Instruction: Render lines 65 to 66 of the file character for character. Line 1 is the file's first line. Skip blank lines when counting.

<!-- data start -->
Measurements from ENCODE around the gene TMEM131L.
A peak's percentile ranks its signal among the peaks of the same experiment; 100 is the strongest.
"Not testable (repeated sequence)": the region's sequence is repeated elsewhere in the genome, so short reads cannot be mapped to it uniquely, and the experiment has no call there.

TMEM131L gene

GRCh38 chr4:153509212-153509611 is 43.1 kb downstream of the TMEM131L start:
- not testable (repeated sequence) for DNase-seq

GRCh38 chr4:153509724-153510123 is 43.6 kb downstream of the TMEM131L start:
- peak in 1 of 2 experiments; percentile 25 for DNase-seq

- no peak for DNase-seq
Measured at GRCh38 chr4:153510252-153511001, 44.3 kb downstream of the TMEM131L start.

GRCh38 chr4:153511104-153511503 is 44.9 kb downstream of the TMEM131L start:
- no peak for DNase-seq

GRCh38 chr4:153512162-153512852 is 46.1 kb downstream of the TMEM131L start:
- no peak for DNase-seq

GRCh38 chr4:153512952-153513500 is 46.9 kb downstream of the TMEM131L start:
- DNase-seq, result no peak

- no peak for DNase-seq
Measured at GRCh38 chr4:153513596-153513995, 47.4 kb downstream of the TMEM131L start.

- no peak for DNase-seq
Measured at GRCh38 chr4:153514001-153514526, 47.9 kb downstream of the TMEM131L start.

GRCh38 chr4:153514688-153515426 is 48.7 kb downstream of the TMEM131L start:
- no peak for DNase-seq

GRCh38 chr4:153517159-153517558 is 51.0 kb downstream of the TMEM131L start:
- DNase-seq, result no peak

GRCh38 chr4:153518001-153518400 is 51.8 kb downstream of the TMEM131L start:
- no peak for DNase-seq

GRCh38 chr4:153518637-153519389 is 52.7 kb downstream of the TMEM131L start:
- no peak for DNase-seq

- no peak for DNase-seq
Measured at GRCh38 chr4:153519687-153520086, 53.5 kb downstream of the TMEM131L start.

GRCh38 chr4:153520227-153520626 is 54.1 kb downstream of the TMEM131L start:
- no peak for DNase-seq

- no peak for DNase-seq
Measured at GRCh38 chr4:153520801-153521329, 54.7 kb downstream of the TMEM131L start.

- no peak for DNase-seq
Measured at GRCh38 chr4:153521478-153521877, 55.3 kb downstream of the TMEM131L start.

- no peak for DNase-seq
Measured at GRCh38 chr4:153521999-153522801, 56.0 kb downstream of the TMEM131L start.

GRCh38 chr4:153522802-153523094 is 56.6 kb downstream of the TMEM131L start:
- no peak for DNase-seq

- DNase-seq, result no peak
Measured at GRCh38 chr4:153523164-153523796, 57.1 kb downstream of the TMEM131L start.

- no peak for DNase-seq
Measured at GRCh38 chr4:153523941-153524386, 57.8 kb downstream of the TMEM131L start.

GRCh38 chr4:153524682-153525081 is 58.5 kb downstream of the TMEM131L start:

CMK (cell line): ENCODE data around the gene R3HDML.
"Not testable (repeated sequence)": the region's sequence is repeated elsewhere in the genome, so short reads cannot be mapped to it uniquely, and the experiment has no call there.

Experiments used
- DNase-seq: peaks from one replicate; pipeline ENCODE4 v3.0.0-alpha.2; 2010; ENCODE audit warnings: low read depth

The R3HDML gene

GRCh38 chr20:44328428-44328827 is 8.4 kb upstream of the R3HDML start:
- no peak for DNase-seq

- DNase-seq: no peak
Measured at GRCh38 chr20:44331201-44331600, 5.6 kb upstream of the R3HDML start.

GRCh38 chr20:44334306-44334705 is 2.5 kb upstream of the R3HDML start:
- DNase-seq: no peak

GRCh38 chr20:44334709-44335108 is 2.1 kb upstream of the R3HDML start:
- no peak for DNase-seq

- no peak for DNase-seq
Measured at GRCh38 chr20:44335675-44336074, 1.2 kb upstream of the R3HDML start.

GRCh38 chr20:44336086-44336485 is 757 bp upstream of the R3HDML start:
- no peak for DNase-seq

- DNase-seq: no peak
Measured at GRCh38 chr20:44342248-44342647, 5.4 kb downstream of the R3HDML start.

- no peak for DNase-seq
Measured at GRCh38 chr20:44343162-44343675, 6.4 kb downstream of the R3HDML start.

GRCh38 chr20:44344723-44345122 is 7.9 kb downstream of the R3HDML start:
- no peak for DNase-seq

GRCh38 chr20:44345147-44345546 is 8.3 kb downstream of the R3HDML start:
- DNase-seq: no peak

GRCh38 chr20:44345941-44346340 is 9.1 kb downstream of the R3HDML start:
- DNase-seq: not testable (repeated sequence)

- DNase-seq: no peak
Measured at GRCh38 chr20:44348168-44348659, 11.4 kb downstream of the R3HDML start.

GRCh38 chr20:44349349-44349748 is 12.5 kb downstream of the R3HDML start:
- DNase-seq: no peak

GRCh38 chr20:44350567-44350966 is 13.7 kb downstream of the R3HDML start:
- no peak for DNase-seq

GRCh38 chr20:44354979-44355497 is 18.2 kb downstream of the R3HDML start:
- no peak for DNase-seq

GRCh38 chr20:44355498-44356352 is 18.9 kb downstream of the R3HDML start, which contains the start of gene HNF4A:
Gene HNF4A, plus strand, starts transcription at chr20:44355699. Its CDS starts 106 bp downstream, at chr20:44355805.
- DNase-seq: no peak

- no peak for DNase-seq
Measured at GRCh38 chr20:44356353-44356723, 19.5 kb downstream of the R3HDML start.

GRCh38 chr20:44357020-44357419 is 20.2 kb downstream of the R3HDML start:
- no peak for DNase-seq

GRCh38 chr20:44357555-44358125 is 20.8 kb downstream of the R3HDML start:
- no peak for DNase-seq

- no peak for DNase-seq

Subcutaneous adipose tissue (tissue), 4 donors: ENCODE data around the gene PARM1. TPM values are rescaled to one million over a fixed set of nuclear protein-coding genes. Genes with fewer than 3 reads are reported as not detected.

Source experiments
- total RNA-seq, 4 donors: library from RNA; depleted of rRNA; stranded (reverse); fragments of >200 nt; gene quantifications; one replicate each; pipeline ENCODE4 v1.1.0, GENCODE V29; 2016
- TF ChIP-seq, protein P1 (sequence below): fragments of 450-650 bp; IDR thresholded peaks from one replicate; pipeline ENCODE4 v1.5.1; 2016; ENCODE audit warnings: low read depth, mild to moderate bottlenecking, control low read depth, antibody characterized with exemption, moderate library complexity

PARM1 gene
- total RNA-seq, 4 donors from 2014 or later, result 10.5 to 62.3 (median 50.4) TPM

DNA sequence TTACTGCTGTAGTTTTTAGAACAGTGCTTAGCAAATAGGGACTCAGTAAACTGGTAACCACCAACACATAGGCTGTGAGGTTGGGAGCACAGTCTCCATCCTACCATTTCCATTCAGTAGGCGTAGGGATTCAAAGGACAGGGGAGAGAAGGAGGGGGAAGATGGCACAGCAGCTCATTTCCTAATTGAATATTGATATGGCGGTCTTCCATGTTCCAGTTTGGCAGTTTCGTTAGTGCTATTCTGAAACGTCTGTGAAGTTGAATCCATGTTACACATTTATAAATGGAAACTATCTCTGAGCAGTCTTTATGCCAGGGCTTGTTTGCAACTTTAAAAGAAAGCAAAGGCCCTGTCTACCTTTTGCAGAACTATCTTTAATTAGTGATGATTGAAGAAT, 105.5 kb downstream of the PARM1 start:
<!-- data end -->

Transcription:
- no peak for DNase-seq
Measured at GRCh38 chr20:44343162-44343675, 6.4 kb downstream of the R3HDML start.